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### Author Topic: Quick question about const array of string  (Read 3366 times)

#### lucamar

• Hero Member
• Posts: 3435
##### Quick question about const array of string
« on: June 25, 2019, 12:13:21 am »
Just to test my understanding, in this construction:

Code: Pascal  [Select][+][-]
1. const
2.   DTFmt: array[DTFmtKind] of string =
3.     ('',
4.      'yyyy-mm-dd hh:nn', 'yyyy-mm-dd', 'yyyy-mm-dd', {ISO formats}
5.      'dddddd tt', 'dddddd', 'tt',  {Long formats}
6.      'ddddd t', 'ddddd', 't',  {Short formats}
7.      'f', {Mixed short date + long time}
8.      '');

the two empty strings (first and last) ocuppy no memory, right? Or just two Nil pointers?
Turbo Pascal 3 CP/M - Amstrad PCW 8256 (512 KB !!!)
Lazarus/FPC 2.0.8/3.0.4 & 2.0.10/3.2.0 - 32/64 bits on:
(K|L|X)Ubuntu 12..18, Windows XP, 7, 10 and various DOSes.

#### howardpc

• Hero Member
• Posts: 3610
##### Re: Quick question about const array of string
« Reply #1 on: June 25, 2019, 12:21:54 am »
With {\$H+} (ansistring) empty strings are Nil pointers.

#### lucamar

• Hero Member
• Posts: 3435
##### Re: Quick question about const array of string
« Reply #2 on: June 25, 2019, 12:31:53 am »
So it is kind of like if it were an array of pointers of which the first an last are Nil. Is that (kind of) it?

ETA Got a WTH question from outside, so I'll explain a little what I'm doing.

I have some menu/listbox/radiogroup items which select which format should be used to insert a date/time somewhere else. To select the format I'm using the components Tag, and I've declared a enumeration:
Code: Pascal  [Select][+][-]
1. type
2.   DTFmtKind = (dtfNone,
3.       dtfISOFull, dtfISODate, dtfISOTime,
4.       dtfLongFull, dtfLongDate, dtfLongTime,
5.       dtfShortFull, dtfShortDate, dtfShortTime,
6.       dtfMixedFull,
7.       dtfLast);
The first and last members of the enumeration serve to test against (Sender as TComponent).Tag to see whether it's in or out of bounds. It's basicaly an elaborated Murphy-guard to prevent tryng to access the array with an out-of-bounds index.

And if the number of possible formats change in the future (very probable!) I'll have to change nothing but the array and the enumeration,

That's it: cautious laziness.
« Last Edit: June 25, 2019, 12:47:18 am by lucamar »
Turbo Pascal 3 CP/M - Amstrad PCW 8256 (512 KB !!!)
Lazarus/FPC 2.0.8/3.0.4 & 2.0.10/3.2.0 - 32/64 bits on:
(K|L|X)Ubuntu 12..18, Windows XP, 7, 10 and various DOSes.

#### 440bx

• Hero Member
• Posts: 2096
##### Re: Quick question about const array of string
« Reply #3 on: June 25, 2019, 08:09:15 am »
Just to test my understanding, in this construction:
The first thing to understand is that the way that construction is implemented depends on the setting of \$LONGSTRINGS.

consider the following very simple test program (using your array):
Code: Pascal  [Select][+][-]
1. {\$APPTYPE CONSOLE}
2.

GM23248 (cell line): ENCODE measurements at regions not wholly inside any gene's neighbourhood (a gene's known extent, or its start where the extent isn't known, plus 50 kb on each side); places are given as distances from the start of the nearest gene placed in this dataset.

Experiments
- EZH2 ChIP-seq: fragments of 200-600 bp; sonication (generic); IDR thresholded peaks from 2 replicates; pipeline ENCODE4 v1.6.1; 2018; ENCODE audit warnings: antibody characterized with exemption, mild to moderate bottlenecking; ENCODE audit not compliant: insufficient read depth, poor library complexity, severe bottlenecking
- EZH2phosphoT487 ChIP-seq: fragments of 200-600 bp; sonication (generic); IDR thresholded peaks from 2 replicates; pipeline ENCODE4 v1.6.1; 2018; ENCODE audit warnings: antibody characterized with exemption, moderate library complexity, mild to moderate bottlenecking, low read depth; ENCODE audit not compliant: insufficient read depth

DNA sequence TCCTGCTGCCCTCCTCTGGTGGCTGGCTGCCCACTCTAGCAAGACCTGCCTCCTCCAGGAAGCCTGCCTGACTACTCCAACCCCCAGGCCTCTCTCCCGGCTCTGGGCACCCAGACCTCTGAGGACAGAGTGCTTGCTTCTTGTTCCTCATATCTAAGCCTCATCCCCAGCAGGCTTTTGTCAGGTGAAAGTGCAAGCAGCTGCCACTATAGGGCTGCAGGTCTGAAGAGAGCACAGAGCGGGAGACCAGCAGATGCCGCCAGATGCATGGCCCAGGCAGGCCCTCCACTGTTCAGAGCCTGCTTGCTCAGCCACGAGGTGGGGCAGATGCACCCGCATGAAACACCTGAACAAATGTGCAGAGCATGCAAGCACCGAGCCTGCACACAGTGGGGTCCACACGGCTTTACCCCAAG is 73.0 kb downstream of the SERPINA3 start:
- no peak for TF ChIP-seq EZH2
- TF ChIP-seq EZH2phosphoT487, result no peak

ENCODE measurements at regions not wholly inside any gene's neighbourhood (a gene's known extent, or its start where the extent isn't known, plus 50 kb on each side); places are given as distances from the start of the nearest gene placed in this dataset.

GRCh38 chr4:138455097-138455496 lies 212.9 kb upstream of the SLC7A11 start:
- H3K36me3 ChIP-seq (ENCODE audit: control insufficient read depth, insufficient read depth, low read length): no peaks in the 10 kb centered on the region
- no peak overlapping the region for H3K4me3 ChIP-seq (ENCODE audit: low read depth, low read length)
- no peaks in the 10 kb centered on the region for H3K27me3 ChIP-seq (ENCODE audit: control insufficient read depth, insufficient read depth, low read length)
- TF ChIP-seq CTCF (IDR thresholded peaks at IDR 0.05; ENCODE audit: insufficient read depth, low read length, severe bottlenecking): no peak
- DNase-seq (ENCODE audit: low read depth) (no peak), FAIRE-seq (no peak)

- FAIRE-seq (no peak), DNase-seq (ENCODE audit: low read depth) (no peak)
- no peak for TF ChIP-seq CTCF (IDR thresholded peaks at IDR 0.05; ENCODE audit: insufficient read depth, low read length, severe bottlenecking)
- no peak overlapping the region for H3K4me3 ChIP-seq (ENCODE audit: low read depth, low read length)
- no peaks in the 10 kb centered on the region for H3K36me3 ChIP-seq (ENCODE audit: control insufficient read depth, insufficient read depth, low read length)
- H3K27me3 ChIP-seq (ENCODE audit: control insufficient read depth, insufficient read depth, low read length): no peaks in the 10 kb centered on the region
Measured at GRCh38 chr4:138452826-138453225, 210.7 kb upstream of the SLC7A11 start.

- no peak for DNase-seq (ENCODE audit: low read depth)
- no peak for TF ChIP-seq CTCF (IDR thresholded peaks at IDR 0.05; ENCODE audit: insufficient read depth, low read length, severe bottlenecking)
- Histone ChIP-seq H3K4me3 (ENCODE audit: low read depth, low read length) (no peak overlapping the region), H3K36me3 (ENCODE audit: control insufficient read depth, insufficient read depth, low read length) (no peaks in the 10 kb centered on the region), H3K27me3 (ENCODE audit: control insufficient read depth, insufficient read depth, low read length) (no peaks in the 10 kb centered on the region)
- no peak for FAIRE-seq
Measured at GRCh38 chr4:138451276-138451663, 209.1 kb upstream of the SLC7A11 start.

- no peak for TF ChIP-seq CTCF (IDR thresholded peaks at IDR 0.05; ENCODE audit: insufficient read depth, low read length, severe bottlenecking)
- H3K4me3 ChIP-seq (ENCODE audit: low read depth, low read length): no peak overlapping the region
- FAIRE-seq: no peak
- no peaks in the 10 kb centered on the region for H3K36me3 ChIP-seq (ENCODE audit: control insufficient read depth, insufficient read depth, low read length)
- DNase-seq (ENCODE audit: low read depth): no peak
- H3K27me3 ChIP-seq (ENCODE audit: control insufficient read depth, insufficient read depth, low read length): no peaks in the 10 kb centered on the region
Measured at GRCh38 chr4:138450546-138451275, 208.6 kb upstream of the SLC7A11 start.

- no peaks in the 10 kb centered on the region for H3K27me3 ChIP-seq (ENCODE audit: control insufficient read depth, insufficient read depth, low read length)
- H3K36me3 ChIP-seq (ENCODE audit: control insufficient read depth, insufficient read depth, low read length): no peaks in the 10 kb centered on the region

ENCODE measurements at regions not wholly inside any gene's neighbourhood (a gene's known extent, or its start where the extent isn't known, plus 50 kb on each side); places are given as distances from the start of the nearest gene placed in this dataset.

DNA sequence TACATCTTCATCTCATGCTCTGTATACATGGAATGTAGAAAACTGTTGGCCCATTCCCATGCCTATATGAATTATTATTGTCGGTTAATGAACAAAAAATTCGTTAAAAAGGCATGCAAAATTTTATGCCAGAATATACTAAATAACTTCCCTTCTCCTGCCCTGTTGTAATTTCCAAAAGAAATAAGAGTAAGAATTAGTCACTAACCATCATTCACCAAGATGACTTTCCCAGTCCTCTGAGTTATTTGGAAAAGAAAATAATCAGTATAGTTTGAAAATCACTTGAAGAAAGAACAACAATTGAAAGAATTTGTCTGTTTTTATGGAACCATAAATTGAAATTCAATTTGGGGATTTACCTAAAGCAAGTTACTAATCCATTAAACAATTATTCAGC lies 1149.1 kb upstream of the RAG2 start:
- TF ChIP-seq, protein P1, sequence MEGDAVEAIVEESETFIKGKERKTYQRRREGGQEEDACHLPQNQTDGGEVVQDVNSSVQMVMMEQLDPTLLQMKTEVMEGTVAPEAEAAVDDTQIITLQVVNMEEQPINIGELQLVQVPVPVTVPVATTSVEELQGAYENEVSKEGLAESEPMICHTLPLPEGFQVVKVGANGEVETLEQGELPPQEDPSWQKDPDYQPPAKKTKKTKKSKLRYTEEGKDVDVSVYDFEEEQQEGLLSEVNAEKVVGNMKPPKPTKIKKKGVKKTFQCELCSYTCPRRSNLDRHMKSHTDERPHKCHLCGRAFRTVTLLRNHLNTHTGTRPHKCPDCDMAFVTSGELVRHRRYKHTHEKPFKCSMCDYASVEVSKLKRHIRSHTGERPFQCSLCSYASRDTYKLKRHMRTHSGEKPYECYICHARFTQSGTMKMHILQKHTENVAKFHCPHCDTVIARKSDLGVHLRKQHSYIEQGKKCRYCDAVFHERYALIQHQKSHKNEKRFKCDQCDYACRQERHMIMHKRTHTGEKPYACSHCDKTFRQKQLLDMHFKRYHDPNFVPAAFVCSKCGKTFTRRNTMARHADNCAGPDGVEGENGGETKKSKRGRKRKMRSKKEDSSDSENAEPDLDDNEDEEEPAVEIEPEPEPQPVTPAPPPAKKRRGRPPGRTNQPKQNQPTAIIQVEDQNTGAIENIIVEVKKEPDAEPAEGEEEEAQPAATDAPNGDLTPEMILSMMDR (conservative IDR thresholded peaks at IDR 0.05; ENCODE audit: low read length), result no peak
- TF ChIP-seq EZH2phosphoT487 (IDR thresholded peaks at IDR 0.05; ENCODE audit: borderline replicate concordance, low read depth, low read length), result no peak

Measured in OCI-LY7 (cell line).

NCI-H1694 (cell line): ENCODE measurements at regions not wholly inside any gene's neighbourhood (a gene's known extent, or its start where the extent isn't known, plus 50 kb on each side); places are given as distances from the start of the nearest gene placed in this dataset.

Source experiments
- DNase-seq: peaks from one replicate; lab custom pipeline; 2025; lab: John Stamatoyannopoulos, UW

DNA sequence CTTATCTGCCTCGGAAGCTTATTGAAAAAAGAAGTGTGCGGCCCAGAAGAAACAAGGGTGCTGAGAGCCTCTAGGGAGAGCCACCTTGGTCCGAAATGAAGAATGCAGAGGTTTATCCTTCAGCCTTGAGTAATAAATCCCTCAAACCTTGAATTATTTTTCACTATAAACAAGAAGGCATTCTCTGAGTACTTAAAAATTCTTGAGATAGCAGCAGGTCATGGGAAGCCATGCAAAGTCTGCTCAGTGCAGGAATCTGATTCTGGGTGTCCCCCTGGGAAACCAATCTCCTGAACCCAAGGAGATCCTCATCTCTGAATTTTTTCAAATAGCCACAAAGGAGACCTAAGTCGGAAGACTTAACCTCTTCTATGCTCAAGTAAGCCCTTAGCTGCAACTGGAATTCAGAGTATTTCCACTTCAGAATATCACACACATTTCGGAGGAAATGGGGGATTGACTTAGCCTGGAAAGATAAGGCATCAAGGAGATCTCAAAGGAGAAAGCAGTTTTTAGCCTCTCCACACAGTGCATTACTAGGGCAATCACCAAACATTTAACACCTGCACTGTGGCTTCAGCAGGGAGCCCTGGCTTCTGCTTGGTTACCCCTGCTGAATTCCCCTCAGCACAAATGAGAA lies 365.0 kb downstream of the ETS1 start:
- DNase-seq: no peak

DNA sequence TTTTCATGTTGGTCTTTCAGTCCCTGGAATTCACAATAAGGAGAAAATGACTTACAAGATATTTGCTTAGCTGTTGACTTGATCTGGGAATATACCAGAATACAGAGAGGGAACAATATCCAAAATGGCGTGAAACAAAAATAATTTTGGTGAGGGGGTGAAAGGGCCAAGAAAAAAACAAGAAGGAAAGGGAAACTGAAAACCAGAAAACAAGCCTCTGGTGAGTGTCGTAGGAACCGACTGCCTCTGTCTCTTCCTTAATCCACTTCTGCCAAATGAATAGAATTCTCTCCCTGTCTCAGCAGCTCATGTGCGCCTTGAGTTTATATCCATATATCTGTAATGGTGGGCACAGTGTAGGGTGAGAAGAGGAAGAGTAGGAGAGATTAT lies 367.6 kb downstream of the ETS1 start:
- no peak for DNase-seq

3. {\$LONGSTRINGS ON}
4. //{\$LONGSTRINGS OFF}
5.
6.
7. program _PascalArrayOfStrings;
8.
9. uses
10.   Windows,
11.   sysutils
12.   ;
13.
14.
15. const
16.   DTFmt: array[0..11] of string =
17.     ('',
18.      'yyyy-mm-dd hh:nn', 'yyyy-mm-dd', 'yyyy-mm-dd', {ISO formats}
19.      'dddddd tt', 'dddddd', 'tt',  {Long formats}
20.      'ddddd t', 'ddddd', 't',  {Short formats}
21.      'f', {Mixed short date + long time}
22.      '');
23.
24.
25. var
26.   i : integer;
27.
28. begin
29.
30.   for i := low(DtFmt) to high(DtFmt) do
31.   begin
32.     writeln(DtFmt[i]);
33.   end;
34.
35.   writeln('press <enter>/<return> to end this program');
37. end.
38.
The implementation and behavior is radically different depending on the setting of LONGSTRINGS.

Here is what happens when LONGSTRINGS is OFF
Code: Pascal  [Select][+][-]
1. PascalArrayOfStrings.lpr:32       writeln(DtFmt[i]);
2. 00401563 e8b89c0000               call   0x40b220 <fpc_get_output>
3. 00401568 89c3                     mov    %eax,%ebx
4. 0040156A a100804100               mov    0x418000,%eax             ; load i into eax
5. 0040156F c1e008                   shl    \$0x8,%eax                 ; multiply by 256 (sizeof(shortstring))
6. 00401572 8d8880304100             lea    0x413080(%eax),%ecx       ; load address of string into ecx
7. 00401578 89da                     mov    %ebx,%edx                 ; the rest is writeln stuff
8. 0040157A b800000000               mov    \$0x0,%eax
9. 0040157F e87c9e0000               call   0x40b400 <fpc_write_text_shortstr>
10. 00401584 e8076f0000               call   0x408490 <fpc_iocheck>
11. 00401589 89d8                     mov    %ebx,%eax
12. 0040158B e8d09d0000               call   0x40b360 <fpc_writeln_end>
13. 00401590 e8fb6e0000               call   0x408490 <fpc_iocheck>
14. 00401595 833d008041000b           cmpl   \$0xb,0x418000
15. 0040159C 7cbe                     jl     0x40155c <main+28>
16.

In that case the following is true:

1. there is no array of pointers pointing to individual strings
2. strings are in a READ/WRITE section of the executable, therefore they can be modified.
3. a '' string has 256 bytes reserved in the READ/WRITE section it resides in. (therefore it can be changed)